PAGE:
Advanced communications and employment creation in rural and peripheral regions: a case study of the Highlands and Islands of Scotland
AbstractOver the last decade, the potential of Advanced Communications (ACs) to contribute to regional economic development has been of increasing interest to policy makers. Recent policy in Europe has focused particularly on how ACs can contribute to job creation in peripheral or less favoured regions, through various forms of teleworking. This paper argues that most policy initiatives in this area have been underlain by a conceptual model which assumes that advanced infrastructure and services will contribute to job creation (or preservation) through improving the competitiveness of existing regional firms, particularly SMEs, through enhancing access to core markets. The paper questions the empirical validity of this model and proposes, on the basis of a case study of the Highlands and Islands of Scotland, that in reality employment growth is more likely to result from inward investment - from exogenous firms accessing under-utilised regional attributes such as labour supplies - than through growth in indigenous firms.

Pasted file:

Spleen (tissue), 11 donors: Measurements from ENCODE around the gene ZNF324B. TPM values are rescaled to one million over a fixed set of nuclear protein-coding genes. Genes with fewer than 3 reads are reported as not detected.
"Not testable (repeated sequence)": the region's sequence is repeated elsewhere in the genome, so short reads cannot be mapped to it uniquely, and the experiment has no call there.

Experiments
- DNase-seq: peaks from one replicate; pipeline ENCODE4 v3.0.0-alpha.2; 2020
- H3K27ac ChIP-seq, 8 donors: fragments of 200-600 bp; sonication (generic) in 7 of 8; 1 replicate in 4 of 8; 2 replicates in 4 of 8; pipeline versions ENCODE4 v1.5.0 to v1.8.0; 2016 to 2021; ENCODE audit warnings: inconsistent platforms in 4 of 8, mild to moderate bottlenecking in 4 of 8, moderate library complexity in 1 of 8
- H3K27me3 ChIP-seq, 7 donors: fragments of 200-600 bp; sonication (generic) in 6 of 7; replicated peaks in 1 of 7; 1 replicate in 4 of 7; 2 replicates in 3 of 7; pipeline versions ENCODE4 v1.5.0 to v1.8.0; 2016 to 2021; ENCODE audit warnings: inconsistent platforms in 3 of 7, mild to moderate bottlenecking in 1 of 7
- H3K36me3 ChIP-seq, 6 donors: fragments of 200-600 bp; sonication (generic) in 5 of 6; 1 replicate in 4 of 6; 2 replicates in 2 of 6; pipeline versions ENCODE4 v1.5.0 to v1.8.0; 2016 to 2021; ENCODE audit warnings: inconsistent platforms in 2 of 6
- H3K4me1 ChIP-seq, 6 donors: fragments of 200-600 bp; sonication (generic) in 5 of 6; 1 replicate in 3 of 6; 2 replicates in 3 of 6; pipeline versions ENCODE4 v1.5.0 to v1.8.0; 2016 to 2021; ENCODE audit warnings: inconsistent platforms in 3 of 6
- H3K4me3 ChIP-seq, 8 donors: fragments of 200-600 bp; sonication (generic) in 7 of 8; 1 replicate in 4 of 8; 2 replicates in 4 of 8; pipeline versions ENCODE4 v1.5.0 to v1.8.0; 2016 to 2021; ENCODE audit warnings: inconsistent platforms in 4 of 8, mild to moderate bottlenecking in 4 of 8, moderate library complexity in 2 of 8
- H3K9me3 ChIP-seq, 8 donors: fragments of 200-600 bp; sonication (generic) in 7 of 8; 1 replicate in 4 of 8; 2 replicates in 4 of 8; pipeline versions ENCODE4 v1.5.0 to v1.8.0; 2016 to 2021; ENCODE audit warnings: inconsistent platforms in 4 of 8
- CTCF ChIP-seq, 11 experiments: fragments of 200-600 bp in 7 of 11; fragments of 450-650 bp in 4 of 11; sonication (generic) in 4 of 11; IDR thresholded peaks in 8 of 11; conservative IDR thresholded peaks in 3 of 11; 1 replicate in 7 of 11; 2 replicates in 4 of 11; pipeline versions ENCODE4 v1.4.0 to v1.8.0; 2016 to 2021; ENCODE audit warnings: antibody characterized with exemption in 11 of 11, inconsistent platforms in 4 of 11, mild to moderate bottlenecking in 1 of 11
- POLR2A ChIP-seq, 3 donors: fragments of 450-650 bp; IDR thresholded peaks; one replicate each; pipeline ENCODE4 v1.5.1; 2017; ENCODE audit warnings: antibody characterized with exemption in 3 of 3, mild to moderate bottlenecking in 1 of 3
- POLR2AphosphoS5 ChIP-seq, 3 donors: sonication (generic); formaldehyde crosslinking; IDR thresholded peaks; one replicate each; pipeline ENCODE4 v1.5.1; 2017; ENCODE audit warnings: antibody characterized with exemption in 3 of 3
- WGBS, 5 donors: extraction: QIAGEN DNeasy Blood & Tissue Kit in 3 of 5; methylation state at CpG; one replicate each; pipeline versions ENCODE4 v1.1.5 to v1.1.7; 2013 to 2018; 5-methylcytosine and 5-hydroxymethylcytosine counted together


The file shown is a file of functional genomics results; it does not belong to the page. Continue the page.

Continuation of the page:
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Bibliographic InfoArticle provided by Springer in its journal The Annals of Regional Science.
Volume (Year): 30 (1996)
Issue (Month): 1 ()
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